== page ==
Makeup brushes of all shapes, sizes, descriptions and purposes - Photo courtesy of Google Images

No matter what brand, price, make, or material, it’s important to keep your makeup brushes in good shape by washing them thoroughly and regularly just to keep dirt, dead skin cells and bacteria out. Proper washing also keeps your brush bristles soft and clean, so makeup application is not only more hygienic but also glides on more smoothly, provides a more refined result and looks fresh and polished for longer.

Don’t wash your brushes with an abrasive, highly alkaline soap because it will dry out the bristles.  I know that many prefer using different purpose-made makeup brush cleaning solutions, but they can be pricey and are not that easily available on the Malaysian market just yet. My makeup brush cleaning routine is quite simple and inexpensive, and it works, so here I am sharing it with you.

Read on for more!

I use an antibacterial hand soap with a skin protecting/softening/moisturising agent to clean your brushes: I use Dettol Antibacterial Skincare hand soap – it’s in a white and pink pump bottle and available at any supermarket or pharmacy for about RM8. I find it does a good job because it keeps the brush bacteria-free while not stripping away the softness of each bristle thanks to the skin protective ingredient in the soap.

When washing your brush, make sure you work the soap in by pumping a little into your hand and stroking your moistened brush through the soap and across your palm repeatedly in a gentle back and forth motion. You will then see all the trapped colours in your brush bristles will start to seep out. Afterward, run the bristles under warm water until water runs clear and repeat until there is no more colour trapped in your brush bristles.

Before leaving the brushes out to dry, give them a minute or so of good, solid shaking just to expel the water that could be trapped in the base of the brush (if you don’t do this, the glue holding the bristles to the brush handle could be compromised and you might find your brush losing bristles, fast). Leave your brushes standing upright in a cup to dry overnight, and the next morning, you’ll have happy brushes. Of course, if you’re one of the lucky few who has devised a method of drying your brushes upside down, that’s even better! If you’re really eager to offer your makeup brushes five-star levels of care and protection, you can invest in The Brush Guard, made famous by beauty blogger extraordinaire Michelle Phan.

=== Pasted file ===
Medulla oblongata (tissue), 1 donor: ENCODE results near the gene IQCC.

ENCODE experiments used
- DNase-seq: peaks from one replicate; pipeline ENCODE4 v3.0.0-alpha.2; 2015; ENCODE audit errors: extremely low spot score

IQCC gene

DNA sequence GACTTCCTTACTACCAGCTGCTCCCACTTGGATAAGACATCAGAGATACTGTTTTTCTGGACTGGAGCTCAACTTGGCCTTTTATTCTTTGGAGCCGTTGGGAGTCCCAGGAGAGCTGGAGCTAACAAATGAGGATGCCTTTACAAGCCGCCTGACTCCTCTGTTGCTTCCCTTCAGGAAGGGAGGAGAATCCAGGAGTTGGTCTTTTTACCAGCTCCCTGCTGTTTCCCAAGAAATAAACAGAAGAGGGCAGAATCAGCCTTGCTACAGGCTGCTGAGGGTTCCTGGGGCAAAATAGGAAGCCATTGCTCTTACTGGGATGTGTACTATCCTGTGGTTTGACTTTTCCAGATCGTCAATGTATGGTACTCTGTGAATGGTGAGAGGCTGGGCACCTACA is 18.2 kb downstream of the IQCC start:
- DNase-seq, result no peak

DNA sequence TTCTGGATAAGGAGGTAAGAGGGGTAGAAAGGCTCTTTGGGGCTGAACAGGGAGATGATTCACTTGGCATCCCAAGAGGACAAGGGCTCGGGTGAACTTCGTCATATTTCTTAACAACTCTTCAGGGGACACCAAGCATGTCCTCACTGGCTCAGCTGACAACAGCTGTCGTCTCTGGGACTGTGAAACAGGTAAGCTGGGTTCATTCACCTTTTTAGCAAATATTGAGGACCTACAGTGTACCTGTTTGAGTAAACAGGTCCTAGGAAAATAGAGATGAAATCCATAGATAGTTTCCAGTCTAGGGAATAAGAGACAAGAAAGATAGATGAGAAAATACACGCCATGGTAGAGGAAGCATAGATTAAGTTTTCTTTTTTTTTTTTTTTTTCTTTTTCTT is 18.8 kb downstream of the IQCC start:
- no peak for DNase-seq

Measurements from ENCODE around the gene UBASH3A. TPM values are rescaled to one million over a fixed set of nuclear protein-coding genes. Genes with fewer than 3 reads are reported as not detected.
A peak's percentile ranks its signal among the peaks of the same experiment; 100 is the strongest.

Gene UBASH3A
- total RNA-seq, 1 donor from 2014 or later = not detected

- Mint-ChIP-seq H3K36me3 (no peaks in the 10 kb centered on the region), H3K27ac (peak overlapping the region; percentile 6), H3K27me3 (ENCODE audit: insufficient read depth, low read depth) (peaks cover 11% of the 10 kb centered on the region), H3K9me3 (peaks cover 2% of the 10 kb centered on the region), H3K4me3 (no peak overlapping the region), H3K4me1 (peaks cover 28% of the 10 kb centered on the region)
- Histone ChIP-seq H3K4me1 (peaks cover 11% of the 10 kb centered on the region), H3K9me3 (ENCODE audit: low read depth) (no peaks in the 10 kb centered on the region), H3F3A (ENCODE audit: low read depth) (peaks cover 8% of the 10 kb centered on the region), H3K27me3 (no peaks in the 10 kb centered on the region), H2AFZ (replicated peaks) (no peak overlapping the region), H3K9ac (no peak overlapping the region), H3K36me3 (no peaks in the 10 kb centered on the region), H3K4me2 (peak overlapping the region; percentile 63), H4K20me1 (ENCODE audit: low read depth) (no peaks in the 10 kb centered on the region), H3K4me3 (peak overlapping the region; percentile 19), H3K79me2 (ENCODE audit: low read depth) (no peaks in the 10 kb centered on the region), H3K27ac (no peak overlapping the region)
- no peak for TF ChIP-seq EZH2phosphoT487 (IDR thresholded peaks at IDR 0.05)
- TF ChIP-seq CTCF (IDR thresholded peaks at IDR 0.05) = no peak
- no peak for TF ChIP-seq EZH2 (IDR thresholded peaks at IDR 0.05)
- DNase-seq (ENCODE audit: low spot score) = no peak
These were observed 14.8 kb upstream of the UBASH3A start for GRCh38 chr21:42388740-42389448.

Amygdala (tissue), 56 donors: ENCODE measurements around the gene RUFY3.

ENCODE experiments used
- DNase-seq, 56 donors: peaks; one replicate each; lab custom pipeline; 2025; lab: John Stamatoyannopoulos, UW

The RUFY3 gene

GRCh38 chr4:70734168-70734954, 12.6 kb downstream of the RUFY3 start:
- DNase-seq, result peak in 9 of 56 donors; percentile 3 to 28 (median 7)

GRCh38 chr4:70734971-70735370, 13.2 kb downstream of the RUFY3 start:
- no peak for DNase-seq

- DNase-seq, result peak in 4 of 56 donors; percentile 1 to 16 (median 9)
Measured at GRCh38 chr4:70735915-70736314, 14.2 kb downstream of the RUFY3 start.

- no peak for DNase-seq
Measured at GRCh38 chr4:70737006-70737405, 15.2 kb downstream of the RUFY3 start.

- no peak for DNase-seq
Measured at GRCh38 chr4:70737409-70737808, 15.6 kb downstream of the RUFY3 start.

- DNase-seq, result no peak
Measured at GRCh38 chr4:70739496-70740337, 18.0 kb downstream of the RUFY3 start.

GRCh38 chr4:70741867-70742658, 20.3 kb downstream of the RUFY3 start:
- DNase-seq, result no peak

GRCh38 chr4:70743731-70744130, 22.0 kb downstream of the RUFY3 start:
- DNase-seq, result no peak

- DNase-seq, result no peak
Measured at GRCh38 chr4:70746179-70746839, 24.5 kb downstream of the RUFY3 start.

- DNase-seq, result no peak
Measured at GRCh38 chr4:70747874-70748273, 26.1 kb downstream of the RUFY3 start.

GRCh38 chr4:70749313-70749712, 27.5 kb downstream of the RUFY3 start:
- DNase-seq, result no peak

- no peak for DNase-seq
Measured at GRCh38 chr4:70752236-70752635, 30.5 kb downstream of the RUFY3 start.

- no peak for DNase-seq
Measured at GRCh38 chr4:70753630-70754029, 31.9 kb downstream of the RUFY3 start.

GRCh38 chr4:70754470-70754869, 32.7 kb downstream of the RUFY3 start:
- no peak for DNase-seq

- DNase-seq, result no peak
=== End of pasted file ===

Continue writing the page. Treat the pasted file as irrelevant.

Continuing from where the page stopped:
I try to wash my brushes once a week, as I don’t use them for anything heavy duty – just a light dusting of powder and concealer (for application of liquid foundation, I still use my fingertips as I find it produces the best result). However, if you use your makeup brushes more frequently and fervently, it’s a good idea to wash them three to four times a week. If you wash them too much, though, overdrying can be a problem, so exercise caution!

Remember, if you take good care of your brushes, they will return the favour and retain their shape, not lose bristles, stay soft and supple, and last for a long time. Good luck!

And if anyone cleans their brushes differently or has any suggestions on how to do it better, leave a comment and let us know how you do it – we’re always thrilled to hear from you and learn new tips and tricks from you!

This is a prelude post to an upcoming review of the EcoTools Recycled Aluminium Retractable Kabuki Brush No. 1214 – stay tuned!


3 thoughts on “Tips & Tricks: Cleaning Your Makeup Brushes

  1. Pingback: Review: EcoTools Recycled Aluminium Retractable Kabuki Brush No. 1214 « belle demoiselle

  2. In regards to drying the brush, is it a good idea to stand the brush upright? I’ve read from a couple of places that standing the brush upright will cause it to become out of shape.

    What I do is that i lie them flat, at the edge of a table so that the brush end of it juts out and is not flattened by the table or any other surface. Also, i think it helps keep the brush in shape, instead of having it stand upright, where it might ‘bloom’ like a flower if the bristles are still wet and too heavy.

    • Hi Tracy,

      Thanks for dropping by! I’ve been drying my brushes upright since I got them and have not encountered any problems with the brush going out of shape – but your suggestion is really useful and I’ll definitely try that out next. Thanks for the tip, and hope you keep reading!

      – ksuan

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